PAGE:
There are many paths to development and it amazes me to see that India is taking the well-trodden path – complete with incipient mistakes – rather than using this opportunity to do something spectacular with sustainable planning and development.

    An argument I have seen in this Nano story is “why curse only the Nano?” This comes clearly from those whose desh-bhakti has blinded them to the wider debate on sustainable transport, energy futures and sustainable economic growth with greater societal participation. Nano may be a symbol of that greater societal participation but it is unfortunately also a symbol of all the other things that require more than market solutions. And if it lives by the sword of media and PR hoopla, it must also bear the scrutiny in other matters that comes with such over-exposure.

  34. January 14, 2008 2:26 pm

    Shefaly, thanks. Ofcourse conditions are what determine the fuel consumption. that is what I meant by saying “it remains to be seen whether the car delivers” but i guess I did not specify. As for PR hogwash, well, I guess he means relatively speaking Nano vs other cars. But as I said, time will tell.

    p.s. I know that was not addressed to me, but to Vivek, but you mention that:

    An argument I have seen in this Nano story is “why curse only the Nano?” This comes clearly from those whose desh-bhakti has blinded them to the wider debate on sustainable transport, energy futures and sustainable economic growth with greater societal participation.

    I don’t think one follows the other. In other words, I think those who say why curse the nano could also mean that all cars should come under scrutiny, not just the Nano. And these people could well believe in “sustainable transport, energy futures and sustainable economic growth with greater societal participation.”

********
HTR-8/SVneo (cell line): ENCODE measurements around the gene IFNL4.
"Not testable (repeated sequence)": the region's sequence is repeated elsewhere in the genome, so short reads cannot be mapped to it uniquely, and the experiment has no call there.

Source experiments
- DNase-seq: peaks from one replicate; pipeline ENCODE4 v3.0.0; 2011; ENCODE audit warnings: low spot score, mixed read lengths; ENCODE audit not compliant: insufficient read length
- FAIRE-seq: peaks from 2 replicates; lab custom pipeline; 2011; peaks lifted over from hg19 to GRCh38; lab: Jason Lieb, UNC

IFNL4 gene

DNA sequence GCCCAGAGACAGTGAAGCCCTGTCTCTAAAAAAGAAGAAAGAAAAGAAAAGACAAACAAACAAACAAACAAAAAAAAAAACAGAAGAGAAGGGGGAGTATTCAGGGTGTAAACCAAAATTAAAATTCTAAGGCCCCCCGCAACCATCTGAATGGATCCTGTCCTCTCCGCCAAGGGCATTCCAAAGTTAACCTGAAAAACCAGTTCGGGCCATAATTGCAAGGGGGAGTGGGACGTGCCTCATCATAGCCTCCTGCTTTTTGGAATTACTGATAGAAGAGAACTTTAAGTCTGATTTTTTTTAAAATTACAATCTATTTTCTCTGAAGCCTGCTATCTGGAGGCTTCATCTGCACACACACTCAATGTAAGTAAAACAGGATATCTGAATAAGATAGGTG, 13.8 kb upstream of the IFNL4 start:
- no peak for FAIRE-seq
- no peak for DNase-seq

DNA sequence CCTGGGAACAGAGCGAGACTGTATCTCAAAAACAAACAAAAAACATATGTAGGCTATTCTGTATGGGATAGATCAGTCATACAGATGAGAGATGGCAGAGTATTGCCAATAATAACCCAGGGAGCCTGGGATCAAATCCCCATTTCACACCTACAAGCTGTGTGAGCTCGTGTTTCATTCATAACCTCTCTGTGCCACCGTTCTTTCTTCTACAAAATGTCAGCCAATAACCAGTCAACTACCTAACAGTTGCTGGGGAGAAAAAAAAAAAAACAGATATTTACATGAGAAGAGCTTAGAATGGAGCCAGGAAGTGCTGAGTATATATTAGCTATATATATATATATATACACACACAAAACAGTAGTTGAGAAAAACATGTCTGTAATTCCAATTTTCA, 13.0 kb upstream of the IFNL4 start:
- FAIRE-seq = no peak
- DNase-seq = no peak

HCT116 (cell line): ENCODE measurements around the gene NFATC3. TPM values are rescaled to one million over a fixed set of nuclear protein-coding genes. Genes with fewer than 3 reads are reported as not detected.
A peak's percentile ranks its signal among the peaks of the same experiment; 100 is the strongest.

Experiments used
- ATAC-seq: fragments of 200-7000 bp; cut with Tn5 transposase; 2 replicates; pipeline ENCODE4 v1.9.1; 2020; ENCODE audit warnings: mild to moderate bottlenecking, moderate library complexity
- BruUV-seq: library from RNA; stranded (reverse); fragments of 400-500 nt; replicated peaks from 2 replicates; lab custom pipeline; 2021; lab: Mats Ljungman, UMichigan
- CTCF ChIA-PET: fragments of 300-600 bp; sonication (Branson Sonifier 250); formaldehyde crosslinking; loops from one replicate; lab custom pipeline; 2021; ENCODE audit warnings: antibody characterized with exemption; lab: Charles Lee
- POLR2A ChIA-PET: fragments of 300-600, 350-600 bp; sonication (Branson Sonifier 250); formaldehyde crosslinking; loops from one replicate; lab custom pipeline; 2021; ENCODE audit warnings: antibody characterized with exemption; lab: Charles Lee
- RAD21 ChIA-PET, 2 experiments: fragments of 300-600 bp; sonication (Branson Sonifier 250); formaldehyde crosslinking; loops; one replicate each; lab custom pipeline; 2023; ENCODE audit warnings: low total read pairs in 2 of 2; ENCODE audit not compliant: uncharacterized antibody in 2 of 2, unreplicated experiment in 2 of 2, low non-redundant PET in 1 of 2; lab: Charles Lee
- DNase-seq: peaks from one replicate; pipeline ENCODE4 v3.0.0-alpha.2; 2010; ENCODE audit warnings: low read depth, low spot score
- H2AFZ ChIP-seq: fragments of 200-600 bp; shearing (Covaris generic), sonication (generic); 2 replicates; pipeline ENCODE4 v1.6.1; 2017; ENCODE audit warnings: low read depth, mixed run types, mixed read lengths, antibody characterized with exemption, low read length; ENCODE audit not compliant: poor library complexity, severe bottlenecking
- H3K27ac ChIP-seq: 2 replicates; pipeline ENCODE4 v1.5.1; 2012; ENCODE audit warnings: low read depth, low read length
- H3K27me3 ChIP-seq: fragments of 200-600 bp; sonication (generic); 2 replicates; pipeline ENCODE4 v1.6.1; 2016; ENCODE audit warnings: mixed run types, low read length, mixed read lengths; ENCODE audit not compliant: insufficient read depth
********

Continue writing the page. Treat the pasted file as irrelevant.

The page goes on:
35. Raj permalink
    January 14, 2008 2:32 pm

    Nita,

    Thanks.Yes,I do believe that environmentalists are missing the wood for the trees in our country.

    I am pained to see that they are spitting venom at a cute little 624cc,twin-cylinder,33PS,20kmpl ‘nano’car that is 3.1m in length and weighs a little over 600kg and is eco-friendly and safe enough.

    I have not heard many Greens in our country criticising obnoxiously nauseating fume spewing SUVs and luxury cars that are around 5m in length,weigh more than two metric tonnes,have 6 to 10 cylinders(yes,10 cylinders like the VW Touareg) that add upto more than 3000cc and guzzle fuel at the rate of 3 to 6 kmpl or even worse.Misguided Greens in our country give the impression that they are batting for such nauseating,planet destroying monsters when they single out the baby-faced ‘nano’car to vent their ire.

    Why can’t the misguided Greens of our country bare their fangs at the SUVs and luxury cars that are the real curse of our beautiful planet?Why can’t the government heavily tax these ugly beasts that are causing irrepairable havoc to our planet?Why should they target an eco-friendly little ‘nano’car that does a tiny fraction of the damage that nasty SUVs and nauseating luxury cars cause to our planet?

  36. Vipul permalink
    January 14, 2008 4:39 pm

    Shefaly – i seem to be at a loss with a few things you mention:
    //Even so it is remarkable to me that they did not consider alternative fuels in their design.//
    Remember the entire basis of the car is its price appeal and affordability. It is remarkable to me that you were expecting a Prius for 1 lakh?

    //In fact, in London, those who know better, know it is quicker to walk sometimes than take the tube.//
    Where? Unless you’re walking between 2 tube stpos that are a block from each other (and there are very few of those)

    // blinded them to the wider debate on sustainable transport, energy futures and sustainable economic growth with greater societal participation.//
    I believe these wider ‘debates’ and policy discussions are best had in academic circles and the results published in journals. As a capitalist, I believe you need to make things happen – in the medium to long term, the market (and not the govt) is the best regulator.

  37. krenim permalink
    January 14, 2008 4:56 pm